Over the past two decades, international donors have committed over US$80 billion in ODA for Vietnam, with a half having been disbursed. The ODA loans have undeniably contributed to the nation’s development. However, as you know, some National Assembly deputies are concerned about ODA usages, while many donors have agreed on the efficient use of ODA loans in Vietnam. So, what are your major points?

A first point to note is the considerable amount of knowledge, new ideas and innovations that come through ODA. ODA should not be seen and has indeed not only been about financing but also about helping Vietnam tap into global knowledge and innovations to solve development problems. ODA projects have helped build skills of Government counterparts in transparent procurement, sound financial management and in monitoring results of public investments.

Second, several analyses also show that ODA has been used relatively effectively by the Government of Vietnam to help the country’s development agenda to move out of widespread poverty and a relatively low level of economic activity to a country which has recorded some of the highest economic growth rates and poverty reduction rates in the world. ODA has been pivotal in supporting Vietnam to meet the country’s key social and infrastructure spending needs, informing directions for policy reforms, improving the country’s business environment, and catalyzing knowledge transfer for innovation and to help position the country to effectively deal with its existing and emerging challenges.

Third, ODA has been provided on financing terms that have made it possible for Vietnam to avoid a debt crisis. Most of it has been grant, highly concessional terms or terms that are much cheaper than what Vietnam could get from borrowing on international capital markets. Vietnam has been a recipient of concessional financing from development partners. These loans typically have a grace period during which the government does not have to make repayments. Such borrowing has been very helpful for Vietnam’s major, long-term investments that can take many years to finish and generate economic returns. So Vietnam was able to spend on such projects without putting pressure on government revenues, which historically have also been quite strong.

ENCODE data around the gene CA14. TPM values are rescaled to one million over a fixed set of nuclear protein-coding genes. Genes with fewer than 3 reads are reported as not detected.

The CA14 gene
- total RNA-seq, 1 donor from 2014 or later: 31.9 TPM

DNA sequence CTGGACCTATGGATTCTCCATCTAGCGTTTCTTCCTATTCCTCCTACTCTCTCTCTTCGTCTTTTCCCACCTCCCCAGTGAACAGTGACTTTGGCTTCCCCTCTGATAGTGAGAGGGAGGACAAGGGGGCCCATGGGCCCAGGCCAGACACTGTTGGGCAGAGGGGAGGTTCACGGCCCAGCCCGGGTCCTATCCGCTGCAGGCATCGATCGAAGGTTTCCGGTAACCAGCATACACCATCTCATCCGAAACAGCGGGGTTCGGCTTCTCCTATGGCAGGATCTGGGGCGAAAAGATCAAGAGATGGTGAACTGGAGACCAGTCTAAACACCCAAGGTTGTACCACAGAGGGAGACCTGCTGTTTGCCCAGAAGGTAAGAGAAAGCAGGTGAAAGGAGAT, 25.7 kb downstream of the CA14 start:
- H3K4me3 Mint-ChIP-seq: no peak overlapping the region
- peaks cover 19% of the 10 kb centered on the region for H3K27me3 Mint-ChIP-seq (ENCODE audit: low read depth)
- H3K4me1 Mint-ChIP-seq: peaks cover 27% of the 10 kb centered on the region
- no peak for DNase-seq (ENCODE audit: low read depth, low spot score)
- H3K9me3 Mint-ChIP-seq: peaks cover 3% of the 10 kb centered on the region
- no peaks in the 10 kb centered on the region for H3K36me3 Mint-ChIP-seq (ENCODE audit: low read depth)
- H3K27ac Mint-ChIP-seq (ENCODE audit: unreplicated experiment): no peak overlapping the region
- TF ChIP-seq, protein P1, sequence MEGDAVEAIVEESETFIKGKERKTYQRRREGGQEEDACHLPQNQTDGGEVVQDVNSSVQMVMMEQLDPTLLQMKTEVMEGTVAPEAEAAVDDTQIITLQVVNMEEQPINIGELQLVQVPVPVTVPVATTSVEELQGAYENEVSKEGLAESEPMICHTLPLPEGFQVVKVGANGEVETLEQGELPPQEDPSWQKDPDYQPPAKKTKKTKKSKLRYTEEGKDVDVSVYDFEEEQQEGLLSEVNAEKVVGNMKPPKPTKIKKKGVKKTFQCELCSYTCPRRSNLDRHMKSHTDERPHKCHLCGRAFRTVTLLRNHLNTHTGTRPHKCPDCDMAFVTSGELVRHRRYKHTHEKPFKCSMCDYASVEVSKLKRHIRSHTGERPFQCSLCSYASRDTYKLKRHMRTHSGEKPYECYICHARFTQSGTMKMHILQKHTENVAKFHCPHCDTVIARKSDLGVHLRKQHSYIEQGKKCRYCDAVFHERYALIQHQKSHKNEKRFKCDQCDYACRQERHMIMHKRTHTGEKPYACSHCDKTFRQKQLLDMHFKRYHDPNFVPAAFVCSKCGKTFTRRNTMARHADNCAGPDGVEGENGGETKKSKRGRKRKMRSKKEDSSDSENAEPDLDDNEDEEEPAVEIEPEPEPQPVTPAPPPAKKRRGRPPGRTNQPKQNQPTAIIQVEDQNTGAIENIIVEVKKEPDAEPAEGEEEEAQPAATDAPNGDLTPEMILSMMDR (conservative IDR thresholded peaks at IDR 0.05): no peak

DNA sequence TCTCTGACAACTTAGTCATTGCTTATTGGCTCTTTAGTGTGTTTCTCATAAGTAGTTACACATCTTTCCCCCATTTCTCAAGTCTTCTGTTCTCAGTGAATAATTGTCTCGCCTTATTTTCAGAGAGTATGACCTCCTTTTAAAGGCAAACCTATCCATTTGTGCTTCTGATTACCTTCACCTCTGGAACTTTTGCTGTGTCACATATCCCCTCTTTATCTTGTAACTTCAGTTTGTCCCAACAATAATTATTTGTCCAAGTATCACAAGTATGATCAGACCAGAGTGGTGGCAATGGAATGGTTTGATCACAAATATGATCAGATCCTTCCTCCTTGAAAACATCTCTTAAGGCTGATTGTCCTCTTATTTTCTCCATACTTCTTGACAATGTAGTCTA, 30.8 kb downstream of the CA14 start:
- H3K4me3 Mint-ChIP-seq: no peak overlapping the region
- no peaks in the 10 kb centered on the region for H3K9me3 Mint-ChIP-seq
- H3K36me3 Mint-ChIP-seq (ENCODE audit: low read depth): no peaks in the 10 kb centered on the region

The Government’s recent international bond issue of US$1 billion attracted coupon rate of 4.8% for 10 years. This is more expensive and shorter duration than loans provided by development partners.

Finally, Vietnam and development partners are committed to enact measures to make effective and efficient use of ODA resources. However, moving from general principles to implementation of best practices is difficult and time consuming. The Government has recently introduced several measures to improve capital absorption capacity and effectiveness. The World Bank and other development partners have been working very closely with the Government to improve the country’s fiduciary system, which will help to make management of not only ODA-funded projects, but public investment more efficient and more transparent.

ODA management is still described as non-transparent, creating loopholes for corruption. How do you think about this assessment, and what are obligations of the donors in this respect?

I think it would be unfair to describe ODA management as non-transparent. As you know Vietnam has a clear regulatory framework to guide implementation of ODA. Decree 38 on ODA management was revised in 2013 and another revision is planned for 2015. All ODA activities are prepared under this framework and must comply with its provisions. This decree is publicly available and well known to ODA donors and implementers. Perhaps the general public could be made more aware of the provisions of this decree. Most development partners including the World Bank make their ODA projects public and include beneficiaries in preparation and implementation. All ODA donors have an obligation to continue to be transparent and share information about the activities and projects they fund and their impacts, with all stakeholders. This is important for avoiding corruption on projects and ensuring that ODA resources are used for their intended purposes.